The capacity of plants to maintain seed mass when resource levels vary within plants is likely to depend on the extent to which resources can be reallocated among flowers and inflorescences (Vaughton 1993). Plants may be unable to abort seeds in response to resource limitation once seeds are provisioned beyond a certain point. In addition, plants may be unable to recover fully and reallocate resources invested in aborted, immature seeds. Under such conditions it may be beneficial to provision seeds at a reduced level and this would contribute to seed mass variation (Lloyd 1987; Lalonde & Roitberg 1989). When resources are increased, it may be beneficial to increase provisioning to seeds if factors such as spatial constraints or high natural seed set limit increases in seed number. In B. marginata, increases in seed number in response to additional resources would have been limited by the available space on infructescences for more follicles to develop and the high level of natural infructescence production (89.4 ± 1.8%; n = 54). In B. spinulosa, where fewer infructescences are produced (13–50%), seed number increased in response to additional resources but seed mass was not affected (Vaughton 1991).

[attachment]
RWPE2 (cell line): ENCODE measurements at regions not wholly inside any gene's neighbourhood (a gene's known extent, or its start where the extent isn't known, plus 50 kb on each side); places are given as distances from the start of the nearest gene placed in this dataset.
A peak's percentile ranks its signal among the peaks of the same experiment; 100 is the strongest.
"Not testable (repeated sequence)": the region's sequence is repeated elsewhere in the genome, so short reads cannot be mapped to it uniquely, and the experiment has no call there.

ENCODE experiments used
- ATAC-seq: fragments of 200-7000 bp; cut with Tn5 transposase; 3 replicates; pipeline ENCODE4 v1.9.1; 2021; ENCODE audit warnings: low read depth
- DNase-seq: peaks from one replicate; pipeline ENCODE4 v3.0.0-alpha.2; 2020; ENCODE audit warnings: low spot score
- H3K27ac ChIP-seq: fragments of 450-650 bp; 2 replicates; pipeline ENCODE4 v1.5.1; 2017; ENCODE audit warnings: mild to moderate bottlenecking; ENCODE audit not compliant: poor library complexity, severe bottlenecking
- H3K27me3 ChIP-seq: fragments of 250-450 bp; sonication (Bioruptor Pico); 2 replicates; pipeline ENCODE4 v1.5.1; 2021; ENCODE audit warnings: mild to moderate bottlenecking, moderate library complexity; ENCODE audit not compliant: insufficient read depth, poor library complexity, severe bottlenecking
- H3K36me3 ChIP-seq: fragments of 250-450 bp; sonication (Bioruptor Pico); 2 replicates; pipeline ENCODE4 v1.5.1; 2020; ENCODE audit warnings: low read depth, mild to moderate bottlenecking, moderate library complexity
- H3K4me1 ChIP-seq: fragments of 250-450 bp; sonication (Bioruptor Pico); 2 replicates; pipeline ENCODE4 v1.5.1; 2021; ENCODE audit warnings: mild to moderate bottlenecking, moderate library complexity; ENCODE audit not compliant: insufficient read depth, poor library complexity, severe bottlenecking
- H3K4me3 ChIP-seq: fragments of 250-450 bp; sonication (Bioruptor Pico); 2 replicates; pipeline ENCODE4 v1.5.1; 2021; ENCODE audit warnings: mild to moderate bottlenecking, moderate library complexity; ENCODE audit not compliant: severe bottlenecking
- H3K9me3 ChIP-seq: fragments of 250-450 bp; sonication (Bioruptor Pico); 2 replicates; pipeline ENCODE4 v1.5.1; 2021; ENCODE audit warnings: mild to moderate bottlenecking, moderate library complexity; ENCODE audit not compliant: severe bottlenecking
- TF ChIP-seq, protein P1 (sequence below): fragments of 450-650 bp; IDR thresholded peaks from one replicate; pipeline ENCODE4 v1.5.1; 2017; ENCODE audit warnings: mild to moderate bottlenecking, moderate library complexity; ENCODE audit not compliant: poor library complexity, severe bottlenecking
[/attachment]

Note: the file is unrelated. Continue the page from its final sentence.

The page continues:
The N and P content (mg seed−1) of seeds increased linearly with seed mass. The soil availability of these nutrients would constrain seed production and provisioning, and impose a cost on producing larger seeds. The concentration of N and P in B. marginata seeds was in the same range as that reported for other Banksia species (N, 80.7–172.0 mg g−1 dry mass; P, 7.7–16.5 mg g−1 dry mass; Kuo et al. 1982; Groves et al. 1986; Pate et al. 1986; Stock et al. 1989; Witkowski & Lamont 1996b). The production of seeds rich in N and P in the Proteaceae is thought to be important in allowing seedling establishment on nutrient-poor soils (Lamont et al. 1985; Stock et al. 1990). Although seedlings establish in the immediate postfire environment when the availability of N and P is temporarily increased, these nutrients are nevertheless in short supply for seedlings. Thermal volatilization from plant and litter material during a fire decreases the availability of soil N, and low soil mobility of P makes uptake difficult for seedlings that have small underdeveloped root systems. High N and P content in seeds therefore should render seedlings less dependent on external supplies of these nutrients and allow increased growth and survival on nutrient-poor soils. Consistent with this expectation we found a positive relationship between seed mass and seedling size under glasshouse conditions using field-collected soil. In contrast, seed mass had little or no effect on seed germination, RGR or root:shoot ratios of seedlings. Field studies are now needed to determine whether these trends persist under natural conditions, and whether there are benefits of larger seed mass at later life-cycle stages.